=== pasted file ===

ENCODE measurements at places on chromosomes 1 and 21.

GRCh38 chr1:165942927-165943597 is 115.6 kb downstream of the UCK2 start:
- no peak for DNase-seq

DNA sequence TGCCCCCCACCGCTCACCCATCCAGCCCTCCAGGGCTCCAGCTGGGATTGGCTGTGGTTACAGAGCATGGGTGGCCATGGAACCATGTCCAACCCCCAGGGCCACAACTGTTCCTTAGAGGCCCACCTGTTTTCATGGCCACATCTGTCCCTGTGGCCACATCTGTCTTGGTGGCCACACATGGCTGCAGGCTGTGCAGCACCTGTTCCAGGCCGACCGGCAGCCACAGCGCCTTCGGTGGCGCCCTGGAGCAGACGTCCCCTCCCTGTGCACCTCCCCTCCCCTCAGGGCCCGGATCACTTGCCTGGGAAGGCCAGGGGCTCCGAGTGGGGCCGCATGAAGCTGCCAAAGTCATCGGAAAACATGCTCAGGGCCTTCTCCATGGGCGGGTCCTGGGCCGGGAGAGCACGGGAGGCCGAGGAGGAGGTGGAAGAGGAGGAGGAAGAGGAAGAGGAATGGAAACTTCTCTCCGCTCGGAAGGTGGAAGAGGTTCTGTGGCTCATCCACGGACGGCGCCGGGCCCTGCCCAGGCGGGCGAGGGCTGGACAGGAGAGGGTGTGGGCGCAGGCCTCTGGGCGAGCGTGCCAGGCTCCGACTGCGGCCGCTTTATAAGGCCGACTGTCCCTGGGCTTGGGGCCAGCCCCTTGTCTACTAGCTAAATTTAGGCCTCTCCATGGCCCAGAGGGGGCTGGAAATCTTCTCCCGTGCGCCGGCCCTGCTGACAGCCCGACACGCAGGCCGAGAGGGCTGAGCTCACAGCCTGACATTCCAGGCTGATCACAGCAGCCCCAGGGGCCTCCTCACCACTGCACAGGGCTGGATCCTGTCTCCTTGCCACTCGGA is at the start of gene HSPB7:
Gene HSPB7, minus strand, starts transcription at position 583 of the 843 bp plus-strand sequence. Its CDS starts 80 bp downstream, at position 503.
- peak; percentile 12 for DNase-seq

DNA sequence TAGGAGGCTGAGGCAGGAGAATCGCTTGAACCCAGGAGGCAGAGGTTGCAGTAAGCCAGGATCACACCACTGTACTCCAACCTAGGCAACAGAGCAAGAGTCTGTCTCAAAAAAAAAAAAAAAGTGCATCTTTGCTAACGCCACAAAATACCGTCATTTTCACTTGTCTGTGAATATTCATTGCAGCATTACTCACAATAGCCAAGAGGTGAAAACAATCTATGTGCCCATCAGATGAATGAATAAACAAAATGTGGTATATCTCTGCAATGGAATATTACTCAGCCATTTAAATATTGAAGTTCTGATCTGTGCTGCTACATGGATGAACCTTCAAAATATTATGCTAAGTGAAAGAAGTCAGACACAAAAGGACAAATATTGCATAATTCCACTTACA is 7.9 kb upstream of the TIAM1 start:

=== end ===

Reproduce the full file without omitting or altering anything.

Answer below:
ENCODE measurements at places on chromosomes 1 and 21.

GRCh38 chr1:165942927-165943597 is 115.6 kb downstream of the UCK2 start:
- no peak for DNase-seq

DNA sequence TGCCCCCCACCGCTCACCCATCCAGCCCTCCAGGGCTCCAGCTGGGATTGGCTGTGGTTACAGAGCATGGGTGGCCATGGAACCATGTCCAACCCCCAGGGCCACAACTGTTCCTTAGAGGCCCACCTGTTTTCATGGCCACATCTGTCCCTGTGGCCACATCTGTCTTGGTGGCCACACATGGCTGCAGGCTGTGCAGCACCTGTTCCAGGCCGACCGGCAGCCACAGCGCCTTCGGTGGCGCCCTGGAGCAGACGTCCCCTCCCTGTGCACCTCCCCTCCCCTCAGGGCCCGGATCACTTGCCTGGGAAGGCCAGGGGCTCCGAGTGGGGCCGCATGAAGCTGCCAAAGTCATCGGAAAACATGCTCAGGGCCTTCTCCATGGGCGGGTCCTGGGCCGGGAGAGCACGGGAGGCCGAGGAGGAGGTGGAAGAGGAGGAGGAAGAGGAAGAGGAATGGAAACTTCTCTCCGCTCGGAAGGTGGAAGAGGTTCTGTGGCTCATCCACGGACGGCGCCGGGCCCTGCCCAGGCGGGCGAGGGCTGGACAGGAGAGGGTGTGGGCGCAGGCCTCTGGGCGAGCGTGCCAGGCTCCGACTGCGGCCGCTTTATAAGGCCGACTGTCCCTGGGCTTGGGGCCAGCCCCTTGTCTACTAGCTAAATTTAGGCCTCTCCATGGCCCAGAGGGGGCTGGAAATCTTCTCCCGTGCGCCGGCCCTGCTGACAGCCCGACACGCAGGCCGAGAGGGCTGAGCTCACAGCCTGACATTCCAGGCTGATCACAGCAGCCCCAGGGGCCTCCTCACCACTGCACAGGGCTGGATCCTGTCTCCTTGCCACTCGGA is at the start of gene HSPB7:
Gene HSPB7, minus strand, starts transcription at position 583 of the 843 bp plus-strand sequence. Its CDS starts 80 bp downstream, at position 503.
- peak; percentile 12 for DNase-seq

DNA sequence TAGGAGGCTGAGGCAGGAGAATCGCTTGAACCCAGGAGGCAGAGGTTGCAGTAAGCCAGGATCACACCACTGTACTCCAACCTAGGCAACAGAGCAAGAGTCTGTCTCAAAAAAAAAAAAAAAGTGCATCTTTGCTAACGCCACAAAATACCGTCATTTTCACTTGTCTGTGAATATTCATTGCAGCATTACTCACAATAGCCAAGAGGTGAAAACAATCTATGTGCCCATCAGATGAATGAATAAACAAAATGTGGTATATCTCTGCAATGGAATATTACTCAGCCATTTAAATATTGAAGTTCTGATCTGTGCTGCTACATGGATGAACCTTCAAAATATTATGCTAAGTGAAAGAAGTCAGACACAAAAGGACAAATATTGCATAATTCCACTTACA is 7.9 kb upstream of the TIAM1 start: